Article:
assets, which involve self-knowledge and the types
of diverse networks that support personal change
Intangible assets are critical for enabling a long
working life. At any point in time, people will need
to be either actively building or maintaining these
assets, or they will depreciate. (See “Key Assets for a
The challenge for longer working lives is how to
build and maintain intangible assets over a career of
50 or 60 years. Already, by the end of a traditional
three-stage 40-year career, the skills and knowledge
built at the beginning are substantially eroded. With
advances in artificial intelligence, it’s hard to imagine
skills and knowledge lasting multiple decades.
Similarly, extending one’s working life could result
in a sharp deterioration of vitality assets such as health
and happiness. Measures of well-being and life satisfaction tend to reach their lowest level during the
second, employment-focused stage of life and then
increase. 6 Therefore, although working longer will
build the financial assets to support greater longevity,
it could risk depleting crucial intangible assets.
What is the alternative? Inevitably, people want to
balance their investments in tangible and intangible
assets by committing time to both. This will mean
committing time to work in order to generate tangible assets. But it will also mean prioritizing activities
to stay healthy, maintain friendships, and learn new
skills. Those starting their careers may later want to
have time out of the workforce to explore, or to move
later into a company after a period of self-employment.
Those in their 40s may need to take time out of the
workforce to make significant investments in learning new skills to maintain momentum, and those
who don’t plan to (or don’t want to) stop working at
65 will want to develop a portfolio of options.
These different paths will require individuals to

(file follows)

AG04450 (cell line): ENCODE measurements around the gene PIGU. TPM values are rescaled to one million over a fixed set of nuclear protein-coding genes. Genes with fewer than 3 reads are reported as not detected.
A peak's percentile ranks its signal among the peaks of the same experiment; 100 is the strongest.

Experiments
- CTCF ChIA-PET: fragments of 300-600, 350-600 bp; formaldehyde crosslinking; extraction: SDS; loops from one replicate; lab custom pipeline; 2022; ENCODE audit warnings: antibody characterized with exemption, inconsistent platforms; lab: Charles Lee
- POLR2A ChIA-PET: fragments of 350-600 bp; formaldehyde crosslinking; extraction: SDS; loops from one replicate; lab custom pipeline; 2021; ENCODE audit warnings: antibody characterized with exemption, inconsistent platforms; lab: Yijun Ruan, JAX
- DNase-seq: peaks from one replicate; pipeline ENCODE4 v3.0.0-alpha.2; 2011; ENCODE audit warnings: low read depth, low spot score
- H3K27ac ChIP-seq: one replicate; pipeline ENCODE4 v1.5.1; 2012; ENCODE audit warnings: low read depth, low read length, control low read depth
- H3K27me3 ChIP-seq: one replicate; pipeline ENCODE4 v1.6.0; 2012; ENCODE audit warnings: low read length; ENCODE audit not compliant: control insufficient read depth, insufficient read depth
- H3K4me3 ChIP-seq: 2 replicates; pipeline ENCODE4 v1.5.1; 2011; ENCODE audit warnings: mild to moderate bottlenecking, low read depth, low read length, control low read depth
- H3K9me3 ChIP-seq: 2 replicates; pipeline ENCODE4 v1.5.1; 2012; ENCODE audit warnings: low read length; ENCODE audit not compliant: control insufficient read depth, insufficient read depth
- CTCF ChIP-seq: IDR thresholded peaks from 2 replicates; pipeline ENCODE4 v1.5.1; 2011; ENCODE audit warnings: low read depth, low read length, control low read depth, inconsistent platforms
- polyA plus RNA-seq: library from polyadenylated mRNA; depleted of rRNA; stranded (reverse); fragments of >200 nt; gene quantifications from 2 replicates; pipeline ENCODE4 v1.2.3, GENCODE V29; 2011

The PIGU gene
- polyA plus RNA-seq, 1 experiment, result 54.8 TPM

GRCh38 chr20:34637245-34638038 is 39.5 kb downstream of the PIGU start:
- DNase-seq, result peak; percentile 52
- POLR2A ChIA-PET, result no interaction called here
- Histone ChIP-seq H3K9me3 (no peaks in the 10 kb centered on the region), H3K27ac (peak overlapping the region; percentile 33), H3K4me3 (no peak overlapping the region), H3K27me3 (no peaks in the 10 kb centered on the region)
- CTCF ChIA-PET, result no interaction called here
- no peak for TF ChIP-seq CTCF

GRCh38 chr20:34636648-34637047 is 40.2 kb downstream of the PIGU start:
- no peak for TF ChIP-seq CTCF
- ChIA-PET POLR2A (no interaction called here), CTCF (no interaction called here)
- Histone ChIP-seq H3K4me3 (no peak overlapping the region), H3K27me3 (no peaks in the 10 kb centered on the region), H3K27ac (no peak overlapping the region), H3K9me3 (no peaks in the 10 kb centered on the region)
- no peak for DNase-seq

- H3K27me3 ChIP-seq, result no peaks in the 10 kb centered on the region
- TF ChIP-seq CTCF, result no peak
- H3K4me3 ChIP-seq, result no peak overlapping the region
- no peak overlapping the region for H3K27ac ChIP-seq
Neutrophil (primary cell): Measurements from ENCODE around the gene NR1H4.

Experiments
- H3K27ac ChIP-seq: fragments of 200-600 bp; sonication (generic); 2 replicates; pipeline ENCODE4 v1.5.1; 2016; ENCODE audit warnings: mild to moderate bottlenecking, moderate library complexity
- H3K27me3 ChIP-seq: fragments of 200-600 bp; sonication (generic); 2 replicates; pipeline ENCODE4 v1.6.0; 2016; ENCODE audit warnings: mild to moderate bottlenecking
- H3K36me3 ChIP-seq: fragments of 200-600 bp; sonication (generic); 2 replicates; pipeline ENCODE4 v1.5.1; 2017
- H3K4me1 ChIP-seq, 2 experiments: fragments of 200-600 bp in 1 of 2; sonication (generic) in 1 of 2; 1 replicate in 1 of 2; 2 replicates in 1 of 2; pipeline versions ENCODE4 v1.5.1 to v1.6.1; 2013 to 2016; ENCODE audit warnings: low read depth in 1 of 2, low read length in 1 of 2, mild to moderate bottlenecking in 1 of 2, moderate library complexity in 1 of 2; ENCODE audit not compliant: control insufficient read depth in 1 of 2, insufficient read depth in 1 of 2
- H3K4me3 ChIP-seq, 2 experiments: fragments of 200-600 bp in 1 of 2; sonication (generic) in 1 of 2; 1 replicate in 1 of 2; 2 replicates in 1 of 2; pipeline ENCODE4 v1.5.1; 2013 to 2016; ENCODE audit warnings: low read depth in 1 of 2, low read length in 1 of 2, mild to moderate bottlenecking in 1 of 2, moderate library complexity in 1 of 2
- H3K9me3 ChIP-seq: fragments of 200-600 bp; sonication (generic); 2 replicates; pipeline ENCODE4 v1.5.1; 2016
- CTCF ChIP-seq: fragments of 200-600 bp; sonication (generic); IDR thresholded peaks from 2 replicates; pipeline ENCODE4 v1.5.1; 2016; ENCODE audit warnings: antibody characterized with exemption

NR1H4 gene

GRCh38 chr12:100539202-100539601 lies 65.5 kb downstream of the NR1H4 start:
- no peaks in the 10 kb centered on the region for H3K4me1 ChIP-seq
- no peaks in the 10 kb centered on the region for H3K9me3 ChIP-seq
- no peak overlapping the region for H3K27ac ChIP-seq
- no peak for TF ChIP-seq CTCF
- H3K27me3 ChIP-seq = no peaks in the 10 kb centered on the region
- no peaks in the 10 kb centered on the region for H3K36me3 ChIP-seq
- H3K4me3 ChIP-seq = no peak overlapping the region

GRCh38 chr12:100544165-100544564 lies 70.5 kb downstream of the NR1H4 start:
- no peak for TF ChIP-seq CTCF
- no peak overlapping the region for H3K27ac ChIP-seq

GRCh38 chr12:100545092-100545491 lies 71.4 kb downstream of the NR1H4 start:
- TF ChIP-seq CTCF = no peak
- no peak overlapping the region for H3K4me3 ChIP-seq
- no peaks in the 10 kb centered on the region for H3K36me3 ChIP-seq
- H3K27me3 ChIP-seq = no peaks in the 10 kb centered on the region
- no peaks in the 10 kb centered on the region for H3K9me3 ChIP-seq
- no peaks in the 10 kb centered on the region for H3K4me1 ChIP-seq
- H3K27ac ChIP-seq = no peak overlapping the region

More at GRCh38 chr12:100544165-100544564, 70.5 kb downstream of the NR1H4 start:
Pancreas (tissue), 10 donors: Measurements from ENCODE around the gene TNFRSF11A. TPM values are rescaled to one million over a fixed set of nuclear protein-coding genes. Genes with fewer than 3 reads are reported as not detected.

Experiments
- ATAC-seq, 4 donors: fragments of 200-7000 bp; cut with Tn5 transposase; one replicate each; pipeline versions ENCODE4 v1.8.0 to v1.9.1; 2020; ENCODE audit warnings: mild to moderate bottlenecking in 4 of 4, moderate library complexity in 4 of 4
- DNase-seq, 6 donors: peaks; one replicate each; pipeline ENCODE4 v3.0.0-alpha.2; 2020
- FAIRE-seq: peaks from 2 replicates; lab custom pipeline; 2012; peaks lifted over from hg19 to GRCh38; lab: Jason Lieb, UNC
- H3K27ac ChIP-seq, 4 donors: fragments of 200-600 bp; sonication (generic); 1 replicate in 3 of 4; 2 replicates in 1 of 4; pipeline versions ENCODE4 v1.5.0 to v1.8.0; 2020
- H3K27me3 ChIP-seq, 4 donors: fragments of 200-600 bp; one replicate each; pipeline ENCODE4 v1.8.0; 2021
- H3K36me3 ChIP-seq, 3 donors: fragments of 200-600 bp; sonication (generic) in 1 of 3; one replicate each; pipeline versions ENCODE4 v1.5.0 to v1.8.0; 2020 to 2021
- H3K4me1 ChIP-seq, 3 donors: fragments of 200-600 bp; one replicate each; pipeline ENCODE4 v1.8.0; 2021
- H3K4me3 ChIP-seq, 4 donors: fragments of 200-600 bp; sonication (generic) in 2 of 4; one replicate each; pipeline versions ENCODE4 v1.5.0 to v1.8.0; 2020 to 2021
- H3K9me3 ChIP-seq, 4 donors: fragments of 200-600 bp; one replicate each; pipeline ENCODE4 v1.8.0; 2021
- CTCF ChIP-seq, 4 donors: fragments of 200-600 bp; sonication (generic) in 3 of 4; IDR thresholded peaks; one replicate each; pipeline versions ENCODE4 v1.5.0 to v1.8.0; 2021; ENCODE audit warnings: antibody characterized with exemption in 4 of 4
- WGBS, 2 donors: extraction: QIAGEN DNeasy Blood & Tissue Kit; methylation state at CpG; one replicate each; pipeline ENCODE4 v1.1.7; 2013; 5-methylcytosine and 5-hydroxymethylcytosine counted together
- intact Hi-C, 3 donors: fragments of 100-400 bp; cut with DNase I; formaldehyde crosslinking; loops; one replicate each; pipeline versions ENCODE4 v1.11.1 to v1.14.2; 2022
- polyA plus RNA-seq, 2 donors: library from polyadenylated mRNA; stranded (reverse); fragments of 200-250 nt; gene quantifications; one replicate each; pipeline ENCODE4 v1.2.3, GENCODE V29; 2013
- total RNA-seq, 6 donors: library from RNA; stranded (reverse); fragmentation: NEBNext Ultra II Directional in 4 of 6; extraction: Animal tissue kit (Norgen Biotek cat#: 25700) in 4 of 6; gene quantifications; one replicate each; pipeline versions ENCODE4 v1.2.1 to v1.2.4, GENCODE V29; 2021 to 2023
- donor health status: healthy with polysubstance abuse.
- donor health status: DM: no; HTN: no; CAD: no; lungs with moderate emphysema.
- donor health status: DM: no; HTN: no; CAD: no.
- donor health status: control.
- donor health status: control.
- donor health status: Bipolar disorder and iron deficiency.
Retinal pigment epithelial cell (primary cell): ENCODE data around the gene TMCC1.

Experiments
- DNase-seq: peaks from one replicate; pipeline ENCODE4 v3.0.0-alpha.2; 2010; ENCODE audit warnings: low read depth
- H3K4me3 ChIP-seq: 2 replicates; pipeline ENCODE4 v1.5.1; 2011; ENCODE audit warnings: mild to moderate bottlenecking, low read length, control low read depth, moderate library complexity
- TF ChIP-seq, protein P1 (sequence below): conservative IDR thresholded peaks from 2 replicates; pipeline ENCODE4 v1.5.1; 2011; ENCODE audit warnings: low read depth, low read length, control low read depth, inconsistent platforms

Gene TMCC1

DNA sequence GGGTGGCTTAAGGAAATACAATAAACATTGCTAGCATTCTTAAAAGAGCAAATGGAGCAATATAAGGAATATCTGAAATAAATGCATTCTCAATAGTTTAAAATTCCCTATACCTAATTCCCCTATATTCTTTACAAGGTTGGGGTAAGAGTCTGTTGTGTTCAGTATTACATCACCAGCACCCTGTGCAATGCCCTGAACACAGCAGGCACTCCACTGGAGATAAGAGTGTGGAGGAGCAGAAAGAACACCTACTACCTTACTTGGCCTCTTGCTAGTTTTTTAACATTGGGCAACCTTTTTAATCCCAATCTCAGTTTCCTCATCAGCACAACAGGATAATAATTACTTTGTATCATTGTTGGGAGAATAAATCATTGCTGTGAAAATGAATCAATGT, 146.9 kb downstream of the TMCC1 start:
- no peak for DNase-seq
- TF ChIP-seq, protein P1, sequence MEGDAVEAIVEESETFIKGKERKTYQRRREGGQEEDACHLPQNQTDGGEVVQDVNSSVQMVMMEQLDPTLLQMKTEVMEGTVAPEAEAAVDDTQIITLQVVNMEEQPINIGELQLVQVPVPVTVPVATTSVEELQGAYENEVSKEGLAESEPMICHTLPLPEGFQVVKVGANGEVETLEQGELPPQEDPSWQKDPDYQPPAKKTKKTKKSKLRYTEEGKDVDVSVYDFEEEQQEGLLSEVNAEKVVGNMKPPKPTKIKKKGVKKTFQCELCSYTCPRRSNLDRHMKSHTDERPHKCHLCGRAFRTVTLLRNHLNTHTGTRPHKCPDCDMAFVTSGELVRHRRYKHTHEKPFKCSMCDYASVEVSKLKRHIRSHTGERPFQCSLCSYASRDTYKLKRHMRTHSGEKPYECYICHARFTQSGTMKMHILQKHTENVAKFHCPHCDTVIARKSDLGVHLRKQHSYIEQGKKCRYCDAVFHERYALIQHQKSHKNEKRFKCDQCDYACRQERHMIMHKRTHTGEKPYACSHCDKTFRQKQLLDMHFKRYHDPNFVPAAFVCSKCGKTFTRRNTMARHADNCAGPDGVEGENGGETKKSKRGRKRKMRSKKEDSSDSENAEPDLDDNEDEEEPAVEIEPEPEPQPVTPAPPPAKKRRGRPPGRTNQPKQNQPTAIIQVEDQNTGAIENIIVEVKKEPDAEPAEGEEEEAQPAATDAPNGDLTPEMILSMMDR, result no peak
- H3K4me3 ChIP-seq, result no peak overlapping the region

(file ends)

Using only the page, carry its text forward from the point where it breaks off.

make substantial commitments of time to develop in-
tangible assets. One obvious approach is to add new
life stages that prioritize such investment. It will not be
the first time that new life stages have been intro-
duced. Increasing longevity in developed countries
during the 20th century led to the emergence of two
stages that had not been previously recognized: the
teenage years7 and retirement. 8 It follows that longev-
ity gains may lead to the development of further
additional stages. Rather than a three-stage life, we
expect to see a multistage life, along with a larger
number of transitions. (See “Creating a Multistage
Life,” p. 66.)
As traditional life patterns become less relevant to
many people’s needs, individuals will want to pursue
working lives that are more flexible and multistaged.
However, this desire for flexibility will clash with
current corporate practices and processes. Specifically, we anticipate three tension points, involving:
( 1) people’s desire for personalization; ( 2) their
interest in flexibility; and ( 3) their desire not to be
pigeonholed on the basis of age.
People want personalization; corporations want
conformity. Employees increasingly want to decide for
themselves which intangible assets they invest in, how
much they invest, and how to sequence the various life
stages. So, the first tension point is likely to involve how
those choices align with their employers’ interests.
Although it is understandable that employees
will want to make their own choices, corporate policy and practice are largely based on assumptions
that similar age cohorts are engaged in similar types
of activities and work during the same stages of life.
Those leaving full-time education are typically in
their late teens and 20s; those taking time off tend
to do it as young parents in their 20s and 30s; those
retiring do so in their mid-60s. From a corporate
human resources perspective, age has been a reliable predictor of likely aspirations and motivations.
KEY ASSETS FOR A MULTISTAGE LIFE
In a multistage life, intangible personal assets that enable productivity,
vitality, and career transformations are as essential as financial assets.
• Diverse networks
• Salary and benefits
• Home equity
• Skills and knowledge
• Professional reputation
• Professional networks
• Work-life balance
• Regenerative relationships